New York Yankees: 10 Things Yankees Must Do to Reach World Series
Anything but another World Series appearance would be a failure for the New York Yankees. They just won their 17th AL East title and finished the season at 97-65. Now after a Game 1 win over the Detroit Tigers, the Yankees' look to be on course to complete the season on top.
You want to know how the Bronx Bombers will win their 41st AL Pennant, and ultimately their 28th World Series title?
Here are 10 reasons how the Yankees will reach this goal.
Defeat Detroit Tigers
A first hurdle on the New York Yankees' way to a record-setting 41st World Series appearance is the Detroit Tigers.
The AL Central division champions finished the season with a 95-67 record and Justin Verlander is arguably the best pitcher in the AL.
The 28-year-old right-hander had a Cy Young-worthy (some are even saying MVP) season, winning 24 games with a 2.40 ERA.
The Tigers won the regular season series against the Yankees taking four out of seven games, including the last three matchups in early May.
In order to get past the Tigers, Yankees manager Joe Girardi will have to make sure his team is playing its best baseball.
Defeat Texas Rangers or Tampa Bay Rays
The Rangers defeated the Yankees in last years ALCS before they lost to the San Francisco Giants in the World Series.
During the regular season the Yankees won seven of the nine matchups against the Rangers.
The Rangers’ pitching rotation took a hard hit with the departure of ace Cliff Lee during the offseason. But they were still able to deliver another outstanding season allowing only 1327 hits, which was second-best in the AL.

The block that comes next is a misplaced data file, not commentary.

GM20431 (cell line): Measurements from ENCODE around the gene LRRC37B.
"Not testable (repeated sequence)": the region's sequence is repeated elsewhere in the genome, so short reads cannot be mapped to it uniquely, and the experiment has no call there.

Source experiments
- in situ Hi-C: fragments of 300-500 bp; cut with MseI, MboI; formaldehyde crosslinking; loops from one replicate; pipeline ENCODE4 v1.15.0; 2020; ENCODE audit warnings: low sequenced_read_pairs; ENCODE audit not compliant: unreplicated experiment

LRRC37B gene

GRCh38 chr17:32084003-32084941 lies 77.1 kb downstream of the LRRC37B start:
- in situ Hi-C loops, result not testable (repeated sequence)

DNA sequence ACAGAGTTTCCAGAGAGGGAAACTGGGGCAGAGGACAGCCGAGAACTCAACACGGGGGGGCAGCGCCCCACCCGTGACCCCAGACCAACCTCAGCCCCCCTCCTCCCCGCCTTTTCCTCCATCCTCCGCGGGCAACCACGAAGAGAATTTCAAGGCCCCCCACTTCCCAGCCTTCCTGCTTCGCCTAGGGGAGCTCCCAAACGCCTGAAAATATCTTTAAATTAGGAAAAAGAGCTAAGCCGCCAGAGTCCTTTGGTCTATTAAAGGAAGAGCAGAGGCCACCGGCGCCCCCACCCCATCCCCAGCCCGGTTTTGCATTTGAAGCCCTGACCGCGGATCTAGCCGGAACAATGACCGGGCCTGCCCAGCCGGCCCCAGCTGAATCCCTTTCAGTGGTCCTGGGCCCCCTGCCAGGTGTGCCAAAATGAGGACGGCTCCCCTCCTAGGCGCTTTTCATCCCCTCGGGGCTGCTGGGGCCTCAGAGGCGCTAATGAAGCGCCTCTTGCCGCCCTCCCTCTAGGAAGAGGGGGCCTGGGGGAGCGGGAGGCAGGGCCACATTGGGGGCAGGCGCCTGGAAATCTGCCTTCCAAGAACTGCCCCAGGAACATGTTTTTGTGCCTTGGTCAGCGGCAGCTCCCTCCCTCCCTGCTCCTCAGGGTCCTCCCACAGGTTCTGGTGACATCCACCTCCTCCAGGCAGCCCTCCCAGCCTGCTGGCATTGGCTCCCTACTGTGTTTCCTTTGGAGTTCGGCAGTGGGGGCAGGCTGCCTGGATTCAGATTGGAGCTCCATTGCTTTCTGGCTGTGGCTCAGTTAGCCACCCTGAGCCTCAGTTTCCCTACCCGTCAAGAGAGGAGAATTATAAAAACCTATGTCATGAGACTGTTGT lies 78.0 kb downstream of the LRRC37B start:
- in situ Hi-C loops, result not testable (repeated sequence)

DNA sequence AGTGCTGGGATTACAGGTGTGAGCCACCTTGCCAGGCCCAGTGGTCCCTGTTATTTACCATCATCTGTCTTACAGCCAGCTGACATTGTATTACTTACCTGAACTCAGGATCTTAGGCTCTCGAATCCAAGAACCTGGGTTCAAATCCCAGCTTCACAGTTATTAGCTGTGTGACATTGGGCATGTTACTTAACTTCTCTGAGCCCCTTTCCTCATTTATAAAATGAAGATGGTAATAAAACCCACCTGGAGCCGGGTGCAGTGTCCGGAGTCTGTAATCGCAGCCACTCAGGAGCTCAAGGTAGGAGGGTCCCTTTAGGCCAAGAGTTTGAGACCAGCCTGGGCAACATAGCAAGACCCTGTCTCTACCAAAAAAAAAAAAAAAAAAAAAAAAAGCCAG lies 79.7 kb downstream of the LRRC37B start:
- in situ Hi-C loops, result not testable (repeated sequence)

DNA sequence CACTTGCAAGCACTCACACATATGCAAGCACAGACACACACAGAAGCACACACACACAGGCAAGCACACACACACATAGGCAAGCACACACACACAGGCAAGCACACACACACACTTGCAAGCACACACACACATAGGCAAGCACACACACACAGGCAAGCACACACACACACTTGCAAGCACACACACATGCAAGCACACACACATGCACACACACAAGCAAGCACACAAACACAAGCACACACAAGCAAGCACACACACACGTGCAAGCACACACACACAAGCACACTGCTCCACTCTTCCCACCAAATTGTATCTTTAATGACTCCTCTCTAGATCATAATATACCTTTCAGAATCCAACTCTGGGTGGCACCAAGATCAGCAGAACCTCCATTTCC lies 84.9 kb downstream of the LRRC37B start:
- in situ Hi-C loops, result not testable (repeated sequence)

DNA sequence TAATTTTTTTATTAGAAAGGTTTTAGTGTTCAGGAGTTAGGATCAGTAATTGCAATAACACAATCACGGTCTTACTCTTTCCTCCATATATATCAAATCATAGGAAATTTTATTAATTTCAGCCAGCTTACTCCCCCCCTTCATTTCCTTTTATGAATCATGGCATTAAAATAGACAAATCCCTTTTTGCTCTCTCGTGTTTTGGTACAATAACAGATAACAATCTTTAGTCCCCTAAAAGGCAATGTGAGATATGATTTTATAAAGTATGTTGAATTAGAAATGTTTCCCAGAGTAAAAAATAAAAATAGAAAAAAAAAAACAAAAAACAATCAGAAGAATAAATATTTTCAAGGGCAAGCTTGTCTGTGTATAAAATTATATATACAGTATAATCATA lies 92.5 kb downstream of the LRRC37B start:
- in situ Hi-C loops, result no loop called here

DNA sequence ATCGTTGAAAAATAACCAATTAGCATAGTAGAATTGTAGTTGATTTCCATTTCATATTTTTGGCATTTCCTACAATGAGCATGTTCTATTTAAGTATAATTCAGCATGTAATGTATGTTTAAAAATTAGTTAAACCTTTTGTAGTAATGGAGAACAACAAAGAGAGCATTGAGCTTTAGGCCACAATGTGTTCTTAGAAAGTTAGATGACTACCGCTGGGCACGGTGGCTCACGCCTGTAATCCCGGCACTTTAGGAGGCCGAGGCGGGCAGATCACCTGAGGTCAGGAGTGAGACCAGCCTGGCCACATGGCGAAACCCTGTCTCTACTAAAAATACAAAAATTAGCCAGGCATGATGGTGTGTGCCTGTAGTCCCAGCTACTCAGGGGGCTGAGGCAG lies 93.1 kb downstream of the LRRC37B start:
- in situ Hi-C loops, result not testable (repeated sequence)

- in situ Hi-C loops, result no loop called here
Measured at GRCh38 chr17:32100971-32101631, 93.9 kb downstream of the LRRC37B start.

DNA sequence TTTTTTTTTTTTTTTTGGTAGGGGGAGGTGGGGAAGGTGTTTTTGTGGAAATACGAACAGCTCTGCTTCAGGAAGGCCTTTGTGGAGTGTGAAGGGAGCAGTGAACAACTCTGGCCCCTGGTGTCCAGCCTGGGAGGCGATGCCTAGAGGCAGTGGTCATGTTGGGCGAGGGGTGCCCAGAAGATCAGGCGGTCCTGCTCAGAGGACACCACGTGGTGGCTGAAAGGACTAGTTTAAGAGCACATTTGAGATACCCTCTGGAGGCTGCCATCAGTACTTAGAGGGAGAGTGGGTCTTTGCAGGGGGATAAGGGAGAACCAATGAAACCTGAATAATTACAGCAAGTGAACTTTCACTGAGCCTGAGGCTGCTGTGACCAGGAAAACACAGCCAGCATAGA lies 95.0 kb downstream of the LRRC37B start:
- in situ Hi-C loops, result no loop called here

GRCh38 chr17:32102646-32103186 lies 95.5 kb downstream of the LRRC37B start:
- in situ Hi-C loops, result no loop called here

New York’s division-rival, Tampa Bay, is coming off the greatest September comeback in baseball history.
The Rays were trailing the Boston Red Sox by nine games at the beginning of September and managed to clinch the AL’s wild card spot with a 12th inning victory against the pinstripes in game 162.
The Yankees and Rays split the regular season series.
No matter what team will be New York’s opponent in the ALCS, the Yankees should be the clear favorite of winning the AL championship.
The Bronx Bombers’ lineup is without a doubt the most powerful lineup in baseball.
The Yankees hit a league-best 222 home runs and drew a league-leading 627 walks during the regular season.
They also accumulated a total of 836 RBI, trailing only the Red Sox in this category, while hitting .263 as a team, which is good enough for 7th place in the big leagues.
If the Yankees can duplicate that kind of plate performance in the postseason, they will not only reach the World Series, but win it all.
The most storied franchise in baseball has not only unstoppable power at the plate, but also on the mound.
The Yankees had a team ERA of 3.73, which ranked them 4th in the AL.
New York’s pitching ace is CC Sabathia, who had his third consecutive 19-plus-win season.
As a whole, the Yankees pitching staff led the AL with 1222 strikeouts.
The pitchers also had to deal with the disadvantages of Yankee Stadium, which has the reputation of being a batters ballpark, yet they gave up only 152 home runs. The 6th best during the regular season in the AL.